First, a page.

My father loved to read. He had a hunger for learning and loved to read books, mostly books about history, science, and poetry. From early on in my childhood, I recall that my father would go to bed and take with him one of his heavy volumes from his encyclopedia Britannica. He would start with the first page and go through the entire volume in a matter of days. When he finished the last of the 30 plus volumes, he would start all over again lest he forgot some fact. Reading and learning were his favorite pastimes, next to his passion for sailing. My father could be dropped from a plane in the middle of a desert with nothing around him. But as long as he had some bread and cheese (how he loved cheeses!) and a history book or encyclopedia with him, he would be just fine.
So it was his most tragic destiny that he lost his eyesight to macular degeneration in the last 5 years of his life. As a blind man, his most beloved passion was taken away from him. But he continued on, getting history books on tape from the National Library of Congress which has a program for the blind and he would sit there at home and listen to the recordings. When he was interested in a book or subject matter that wasn't available, we would get the book for him and my siblings and I would take turns during the week to visit him at home during our lunch hours and read to him from the books.
Still, there were hours of sheer silence for him. As my mother had no choice but to work (and still works) long hours running a small family-owned Montessori preschool, he would be alone in his darkness for 8 to 10 hours a day (except for the couple of hours one of us, especially my youngest sister, would visit daily).
One day I asked him what it was like, how he managed. He told me that it was undoubtedly one of the hardest things he had to endure. He told me that he would have rather lost a limb than his eyesight as it took away from him so many joys in his life -- reading, seeing his granchildren (whom he touched but never got to see) and seeing us. But he also said that in being blind, he learned to be alone in his thoughts. He travelled in his mind to all the places, both physically and emotionally, that he had been. Losing his sight forced him to rely not only on his mind but, most significantly, on the sounds around him. Now, more than ever, the sounds around him dictated his daily life. The sounds of the birds outside became his music, the rustling of the leaves became a dance, and the sound of his favorite concerto or tango became even more acutely beautiful as he heard every single note being played. And thus, in his own darkness, he could see and feel the beauty of the world around him.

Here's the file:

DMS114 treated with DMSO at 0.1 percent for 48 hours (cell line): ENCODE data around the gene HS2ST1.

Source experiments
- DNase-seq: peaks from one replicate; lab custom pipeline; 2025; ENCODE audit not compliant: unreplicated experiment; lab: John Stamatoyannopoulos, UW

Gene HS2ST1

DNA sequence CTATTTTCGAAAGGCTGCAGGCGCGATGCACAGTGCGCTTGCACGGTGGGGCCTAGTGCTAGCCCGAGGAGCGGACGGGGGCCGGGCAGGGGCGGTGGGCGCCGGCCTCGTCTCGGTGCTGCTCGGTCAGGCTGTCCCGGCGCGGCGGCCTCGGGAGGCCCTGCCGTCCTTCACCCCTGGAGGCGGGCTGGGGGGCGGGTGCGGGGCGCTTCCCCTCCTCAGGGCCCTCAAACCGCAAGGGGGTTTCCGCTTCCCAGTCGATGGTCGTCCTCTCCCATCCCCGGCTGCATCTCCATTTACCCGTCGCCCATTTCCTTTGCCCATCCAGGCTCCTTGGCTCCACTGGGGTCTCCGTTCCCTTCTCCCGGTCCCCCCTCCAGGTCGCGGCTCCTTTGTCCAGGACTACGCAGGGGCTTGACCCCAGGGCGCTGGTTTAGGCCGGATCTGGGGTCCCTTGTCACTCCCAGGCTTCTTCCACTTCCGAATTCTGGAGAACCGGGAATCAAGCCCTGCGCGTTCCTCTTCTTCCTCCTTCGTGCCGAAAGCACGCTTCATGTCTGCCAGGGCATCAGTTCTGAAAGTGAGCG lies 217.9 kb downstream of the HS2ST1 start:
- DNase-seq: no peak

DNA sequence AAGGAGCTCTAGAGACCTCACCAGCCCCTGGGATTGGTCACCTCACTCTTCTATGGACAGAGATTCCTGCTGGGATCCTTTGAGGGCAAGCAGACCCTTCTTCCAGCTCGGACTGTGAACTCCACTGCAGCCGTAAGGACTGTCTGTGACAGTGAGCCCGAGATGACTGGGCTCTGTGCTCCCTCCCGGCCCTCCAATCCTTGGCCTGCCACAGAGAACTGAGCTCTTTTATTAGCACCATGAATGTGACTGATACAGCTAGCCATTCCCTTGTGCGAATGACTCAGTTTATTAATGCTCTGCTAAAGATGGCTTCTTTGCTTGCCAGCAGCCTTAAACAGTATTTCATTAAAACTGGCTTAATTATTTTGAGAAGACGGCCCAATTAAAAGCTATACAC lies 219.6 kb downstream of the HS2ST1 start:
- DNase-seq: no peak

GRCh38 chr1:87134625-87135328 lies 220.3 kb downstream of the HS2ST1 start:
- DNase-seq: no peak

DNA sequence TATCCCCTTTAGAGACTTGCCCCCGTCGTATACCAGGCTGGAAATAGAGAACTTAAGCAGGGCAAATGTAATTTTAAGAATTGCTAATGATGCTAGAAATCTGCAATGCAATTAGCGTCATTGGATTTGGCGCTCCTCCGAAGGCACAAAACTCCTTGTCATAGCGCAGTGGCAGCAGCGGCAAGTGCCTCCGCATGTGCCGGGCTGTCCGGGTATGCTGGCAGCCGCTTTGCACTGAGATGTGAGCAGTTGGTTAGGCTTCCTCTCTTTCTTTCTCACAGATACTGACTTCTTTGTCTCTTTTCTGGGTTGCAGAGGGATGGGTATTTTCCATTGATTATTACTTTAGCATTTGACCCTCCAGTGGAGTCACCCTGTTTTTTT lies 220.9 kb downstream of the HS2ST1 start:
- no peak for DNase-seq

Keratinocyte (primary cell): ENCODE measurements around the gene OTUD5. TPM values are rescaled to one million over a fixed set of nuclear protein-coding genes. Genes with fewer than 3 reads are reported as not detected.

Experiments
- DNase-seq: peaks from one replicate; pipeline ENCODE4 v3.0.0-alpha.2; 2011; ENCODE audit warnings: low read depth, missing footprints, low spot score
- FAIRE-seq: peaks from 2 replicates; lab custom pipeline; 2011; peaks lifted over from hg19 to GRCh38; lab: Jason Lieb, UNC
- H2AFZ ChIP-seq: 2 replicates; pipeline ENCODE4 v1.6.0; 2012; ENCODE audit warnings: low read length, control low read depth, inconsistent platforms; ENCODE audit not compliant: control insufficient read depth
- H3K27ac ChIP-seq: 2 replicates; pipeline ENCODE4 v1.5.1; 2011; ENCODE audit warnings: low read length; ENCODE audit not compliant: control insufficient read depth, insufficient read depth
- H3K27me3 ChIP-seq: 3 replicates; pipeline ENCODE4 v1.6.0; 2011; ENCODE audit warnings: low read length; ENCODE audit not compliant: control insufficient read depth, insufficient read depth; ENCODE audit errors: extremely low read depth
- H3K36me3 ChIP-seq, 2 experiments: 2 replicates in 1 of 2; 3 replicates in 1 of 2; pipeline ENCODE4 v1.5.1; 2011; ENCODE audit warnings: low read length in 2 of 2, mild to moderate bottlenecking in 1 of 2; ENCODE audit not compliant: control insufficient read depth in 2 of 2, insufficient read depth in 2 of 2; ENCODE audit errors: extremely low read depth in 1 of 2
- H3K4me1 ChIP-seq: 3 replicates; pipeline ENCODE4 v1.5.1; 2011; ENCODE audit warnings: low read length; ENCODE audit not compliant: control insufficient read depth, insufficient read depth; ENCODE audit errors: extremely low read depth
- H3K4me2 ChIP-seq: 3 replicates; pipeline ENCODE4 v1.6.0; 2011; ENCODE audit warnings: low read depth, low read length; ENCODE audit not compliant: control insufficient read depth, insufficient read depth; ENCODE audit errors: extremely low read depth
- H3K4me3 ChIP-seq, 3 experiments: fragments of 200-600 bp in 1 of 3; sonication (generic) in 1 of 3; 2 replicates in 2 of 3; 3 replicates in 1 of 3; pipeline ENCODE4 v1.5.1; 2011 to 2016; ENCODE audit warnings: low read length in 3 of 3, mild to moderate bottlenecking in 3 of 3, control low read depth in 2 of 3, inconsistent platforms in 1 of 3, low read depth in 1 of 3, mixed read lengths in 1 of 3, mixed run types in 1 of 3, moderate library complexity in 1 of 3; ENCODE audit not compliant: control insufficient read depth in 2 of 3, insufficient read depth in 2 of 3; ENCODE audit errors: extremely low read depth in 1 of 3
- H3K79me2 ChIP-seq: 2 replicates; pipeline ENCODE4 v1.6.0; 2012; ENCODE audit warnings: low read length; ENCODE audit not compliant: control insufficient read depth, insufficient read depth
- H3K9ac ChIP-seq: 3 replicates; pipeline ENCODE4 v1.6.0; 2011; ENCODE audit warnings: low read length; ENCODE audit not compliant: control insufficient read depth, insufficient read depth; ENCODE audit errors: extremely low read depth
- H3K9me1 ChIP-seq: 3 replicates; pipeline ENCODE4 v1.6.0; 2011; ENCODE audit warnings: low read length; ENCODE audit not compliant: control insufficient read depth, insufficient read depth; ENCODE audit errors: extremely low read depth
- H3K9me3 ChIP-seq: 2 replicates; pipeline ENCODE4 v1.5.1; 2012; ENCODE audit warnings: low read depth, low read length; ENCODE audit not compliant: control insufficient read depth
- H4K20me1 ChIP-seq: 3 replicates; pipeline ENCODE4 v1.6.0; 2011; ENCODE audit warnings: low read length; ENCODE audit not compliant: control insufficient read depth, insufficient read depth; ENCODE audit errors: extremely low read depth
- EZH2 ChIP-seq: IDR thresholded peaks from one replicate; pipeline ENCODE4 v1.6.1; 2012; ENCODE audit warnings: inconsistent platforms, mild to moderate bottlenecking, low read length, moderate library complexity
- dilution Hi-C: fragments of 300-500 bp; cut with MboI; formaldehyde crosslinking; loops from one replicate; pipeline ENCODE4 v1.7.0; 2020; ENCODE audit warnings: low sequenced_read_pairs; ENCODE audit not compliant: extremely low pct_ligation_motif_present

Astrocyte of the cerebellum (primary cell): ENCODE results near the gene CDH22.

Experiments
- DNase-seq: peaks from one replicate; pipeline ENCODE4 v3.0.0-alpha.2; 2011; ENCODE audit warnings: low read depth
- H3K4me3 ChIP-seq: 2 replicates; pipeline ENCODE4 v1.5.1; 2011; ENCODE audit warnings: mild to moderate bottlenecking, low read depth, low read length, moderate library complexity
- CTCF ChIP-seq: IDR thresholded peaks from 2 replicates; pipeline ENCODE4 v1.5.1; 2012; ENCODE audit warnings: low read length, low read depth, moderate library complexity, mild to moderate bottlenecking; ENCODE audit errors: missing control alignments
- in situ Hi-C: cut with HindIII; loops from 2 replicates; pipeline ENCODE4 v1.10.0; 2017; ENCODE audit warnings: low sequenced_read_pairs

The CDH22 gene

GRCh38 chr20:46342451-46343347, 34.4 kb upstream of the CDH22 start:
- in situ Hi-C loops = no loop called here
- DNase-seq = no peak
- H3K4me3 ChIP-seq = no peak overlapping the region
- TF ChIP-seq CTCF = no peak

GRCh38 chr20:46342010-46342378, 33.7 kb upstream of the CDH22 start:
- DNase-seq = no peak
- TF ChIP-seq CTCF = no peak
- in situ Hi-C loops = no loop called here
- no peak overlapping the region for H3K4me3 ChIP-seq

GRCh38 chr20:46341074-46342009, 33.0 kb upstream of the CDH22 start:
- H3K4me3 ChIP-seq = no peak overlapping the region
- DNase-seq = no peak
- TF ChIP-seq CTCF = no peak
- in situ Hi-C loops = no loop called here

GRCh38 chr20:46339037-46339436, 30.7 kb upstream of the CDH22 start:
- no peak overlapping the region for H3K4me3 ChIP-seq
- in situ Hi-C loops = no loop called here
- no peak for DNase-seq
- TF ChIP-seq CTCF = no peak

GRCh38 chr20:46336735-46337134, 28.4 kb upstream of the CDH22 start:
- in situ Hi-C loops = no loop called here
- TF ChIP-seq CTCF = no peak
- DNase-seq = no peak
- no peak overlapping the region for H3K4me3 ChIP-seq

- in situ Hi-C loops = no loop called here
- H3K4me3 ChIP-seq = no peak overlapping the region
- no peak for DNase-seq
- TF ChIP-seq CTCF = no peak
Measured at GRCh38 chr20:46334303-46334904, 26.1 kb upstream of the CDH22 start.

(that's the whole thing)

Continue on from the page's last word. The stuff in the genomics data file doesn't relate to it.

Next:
Sometimes, I close my eyes just to feel the intensity of what he felt during those last few years.
In 2009, Mardi Gras just happened to fall on February 24, 2009 -- my father's birthday. Sadly, he was oblivious to this as he lay dying in a hospital room, surrounded by all of us. He had fought many near death battles throughout his life and had conquered them all. But this time it was different. This time, even he admitted to my sister, "I don't think I'm going to get out of this one this time."
The doctors had exhausted the possibilites and now, as his organs were shutting down one by one, there was nothing we could do but face and wait for the inevitable. He had been in the hospital for 2 long weeks and by the time his birthday (Mardi Gras) came along, he was basically unconscious, although the doctors told us he could hear us. Despite the obvious somber mood in his room, the nurses would come in, Mardi Gras beads hanging around their necks and exclaim, "Happy Birthday, Mr. Mario!" I wanted to slap them so much was my anger and grief at that time. Still, I didn't want my father, in his last hours of life to feel our grief and sadness. Knowing him, he felt worse that we were upset about him dying than from the act of dying itself.
So at some point, while the rest of my siblings and mother were out of the room for a brief moment, I went up to him and held his hand. I bent down and said in the most cheerful voice I could muster, "Can you hear the crowd and music outside, Papá? Can you hear it?" There was no answer although I knew he could hear me. So I continued, "The entire city is outside celebrating your life, Papá. Listen to them celebrating!"
Perhaps I imagined it. Perhaps I willed it. But at that moment, I know I saw a slight smile cross his face.
My father died that same night. He was 89 years young.
So for every Mardi Gras after his death, I tend to get sad and nostalgic and inevitably start dwelling on the loss I still feel. But then I stop myself, listen to the music and crowds outside and remember those words, "The entire city is celebrating your life, Papá." And then Mardi Gras becomes a celebration again.
Drew Brees, King of Bacchus
Happy Mardi Gras to everyone, from New Orleans, with love.